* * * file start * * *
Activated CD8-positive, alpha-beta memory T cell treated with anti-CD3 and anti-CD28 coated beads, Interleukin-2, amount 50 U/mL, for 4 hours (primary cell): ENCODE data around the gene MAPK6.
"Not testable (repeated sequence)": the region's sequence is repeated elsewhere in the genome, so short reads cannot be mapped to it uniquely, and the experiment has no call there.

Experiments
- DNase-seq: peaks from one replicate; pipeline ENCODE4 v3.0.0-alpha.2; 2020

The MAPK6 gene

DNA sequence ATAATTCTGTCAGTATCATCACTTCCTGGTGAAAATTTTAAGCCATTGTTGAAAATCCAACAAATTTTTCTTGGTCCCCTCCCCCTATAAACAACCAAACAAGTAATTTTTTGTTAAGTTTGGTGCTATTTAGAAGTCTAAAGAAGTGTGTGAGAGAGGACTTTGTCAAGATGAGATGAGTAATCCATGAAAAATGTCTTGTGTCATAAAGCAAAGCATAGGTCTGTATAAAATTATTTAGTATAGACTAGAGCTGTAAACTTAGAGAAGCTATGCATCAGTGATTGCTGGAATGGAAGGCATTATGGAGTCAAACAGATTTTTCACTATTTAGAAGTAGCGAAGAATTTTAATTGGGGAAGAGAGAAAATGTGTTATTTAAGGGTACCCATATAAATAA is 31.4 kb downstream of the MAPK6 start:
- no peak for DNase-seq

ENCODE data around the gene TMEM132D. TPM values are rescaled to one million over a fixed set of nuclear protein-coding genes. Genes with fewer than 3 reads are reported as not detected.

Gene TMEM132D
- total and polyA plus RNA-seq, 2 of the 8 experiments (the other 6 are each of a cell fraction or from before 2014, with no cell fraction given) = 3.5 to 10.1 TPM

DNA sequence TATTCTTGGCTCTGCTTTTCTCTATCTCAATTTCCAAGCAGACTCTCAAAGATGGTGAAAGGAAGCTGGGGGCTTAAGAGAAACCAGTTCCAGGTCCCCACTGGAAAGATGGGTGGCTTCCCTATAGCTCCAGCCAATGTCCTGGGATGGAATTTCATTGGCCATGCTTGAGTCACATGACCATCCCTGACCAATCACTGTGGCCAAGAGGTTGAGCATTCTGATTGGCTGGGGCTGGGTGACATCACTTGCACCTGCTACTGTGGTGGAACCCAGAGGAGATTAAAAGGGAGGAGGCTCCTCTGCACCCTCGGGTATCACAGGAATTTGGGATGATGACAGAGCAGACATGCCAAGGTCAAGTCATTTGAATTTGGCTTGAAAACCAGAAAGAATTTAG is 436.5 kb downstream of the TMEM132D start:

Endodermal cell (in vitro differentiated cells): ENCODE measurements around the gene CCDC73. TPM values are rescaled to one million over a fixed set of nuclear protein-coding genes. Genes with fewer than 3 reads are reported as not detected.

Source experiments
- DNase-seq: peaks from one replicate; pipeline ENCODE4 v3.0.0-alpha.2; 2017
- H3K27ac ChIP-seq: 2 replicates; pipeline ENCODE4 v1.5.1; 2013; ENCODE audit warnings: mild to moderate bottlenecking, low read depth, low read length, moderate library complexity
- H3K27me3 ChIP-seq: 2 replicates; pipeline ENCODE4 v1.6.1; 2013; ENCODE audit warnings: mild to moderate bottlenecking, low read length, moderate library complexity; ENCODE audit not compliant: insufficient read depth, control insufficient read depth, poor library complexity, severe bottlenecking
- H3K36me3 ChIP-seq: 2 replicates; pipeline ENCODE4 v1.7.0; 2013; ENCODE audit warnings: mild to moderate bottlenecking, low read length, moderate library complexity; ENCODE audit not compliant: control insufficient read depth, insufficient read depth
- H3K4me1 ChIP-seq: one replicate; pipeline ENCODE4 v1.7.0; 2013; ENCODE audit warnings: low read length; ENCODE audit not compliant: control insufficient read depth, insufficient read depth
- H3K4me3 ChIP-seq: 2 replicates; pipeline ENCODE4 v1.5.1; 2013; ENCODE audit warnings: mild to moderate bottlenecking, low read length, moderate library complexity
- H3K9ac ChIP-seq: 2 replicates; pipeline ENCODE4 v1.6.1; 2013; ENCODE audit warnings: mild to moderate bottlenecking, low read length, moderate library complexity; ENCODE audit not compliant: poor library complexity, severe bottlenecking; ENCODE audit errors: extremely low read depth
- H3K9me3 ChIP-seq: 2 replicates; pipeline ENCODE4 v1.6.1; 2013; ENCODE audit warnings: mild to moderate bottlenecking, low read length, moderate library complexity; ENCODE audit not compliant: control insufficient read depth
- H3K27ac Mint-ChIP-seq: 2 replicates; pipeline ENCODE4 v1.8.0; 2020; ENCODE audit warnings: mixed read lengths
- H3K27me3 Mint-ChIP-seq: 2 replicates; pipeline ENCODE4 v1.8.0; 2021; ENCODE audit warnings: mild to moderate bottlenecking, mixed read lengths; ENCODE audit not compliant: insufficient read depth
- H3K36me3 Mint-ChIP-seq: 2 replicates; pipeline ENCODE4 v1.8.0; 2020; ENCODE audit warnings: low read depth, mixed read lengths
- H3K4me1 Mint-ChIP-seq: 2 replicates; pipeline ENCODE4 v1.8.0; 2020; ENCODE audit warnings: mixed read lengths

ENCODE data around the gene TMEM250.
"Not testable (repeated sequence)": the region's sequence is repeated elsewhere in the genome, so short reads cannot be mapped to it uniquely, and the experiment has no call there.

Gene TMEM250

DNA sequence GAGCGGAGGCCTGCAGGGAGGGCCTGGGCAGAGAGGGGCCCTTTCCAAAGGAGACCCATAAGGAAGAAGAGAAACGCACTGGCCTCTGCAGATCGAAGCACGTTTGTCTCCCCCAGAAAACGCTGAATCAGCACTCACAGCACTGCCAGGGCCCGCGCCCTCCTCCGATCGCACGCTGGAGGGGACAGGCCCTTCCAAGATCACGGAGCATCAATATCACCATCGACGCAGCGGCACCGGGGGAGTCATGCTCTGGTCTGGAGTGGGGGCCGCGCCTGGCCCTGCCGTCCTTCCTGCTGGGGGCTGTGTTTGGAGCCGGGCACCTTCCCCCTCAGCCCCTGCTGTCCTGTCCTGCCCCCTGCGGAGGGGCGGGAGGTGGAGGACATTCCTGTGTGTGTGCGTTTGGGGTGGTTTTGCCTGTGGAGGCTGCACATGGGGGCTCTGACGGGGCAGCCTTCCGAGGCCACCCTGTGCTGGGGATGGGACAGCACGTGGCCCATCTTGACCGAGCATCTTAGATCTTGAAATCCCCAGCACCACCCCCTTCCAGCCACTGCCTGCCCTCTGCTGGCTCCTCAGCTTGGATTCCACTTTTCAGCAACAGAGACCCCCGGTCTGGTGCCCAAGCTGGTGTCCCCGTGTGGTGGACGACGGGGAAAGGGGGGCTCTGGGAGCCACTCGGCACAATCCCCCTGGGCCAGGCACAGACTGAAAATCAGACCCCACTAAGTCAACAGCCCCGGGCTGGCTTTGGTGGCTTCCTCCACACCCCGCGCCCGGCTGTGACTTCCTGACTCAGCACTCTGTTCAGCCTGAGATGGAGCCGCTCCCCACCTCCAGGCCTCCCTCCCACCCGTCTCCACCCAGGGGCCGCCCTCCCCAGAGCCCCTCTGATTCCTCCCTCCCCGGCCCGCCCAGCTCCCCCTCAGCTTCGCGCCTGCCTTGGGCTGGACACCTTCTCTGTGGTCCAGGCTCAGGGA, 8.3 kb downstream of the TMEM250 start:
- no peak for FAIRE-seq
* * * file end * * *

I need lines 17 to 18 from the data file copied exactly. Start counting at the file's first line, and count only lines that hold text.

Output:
- H3K36me3 ChIP-seq: 2 replicates; pipeline ENCODE4 v1.7.0; 2013; ENCODE audit warnings: mild to moderate bottlenecking, low read length, moderate library complexity; ENCODE audit not compliant: control insufficient read depth, insufficient read depth
- H3K4me1 ChIP-seq: one replicate; pipeline ENCODE4 v1.7.0; 2013; ENCODE audit warnings: low read length; ENCODE audit not compliant: control insufficient read depth, insufficient read depth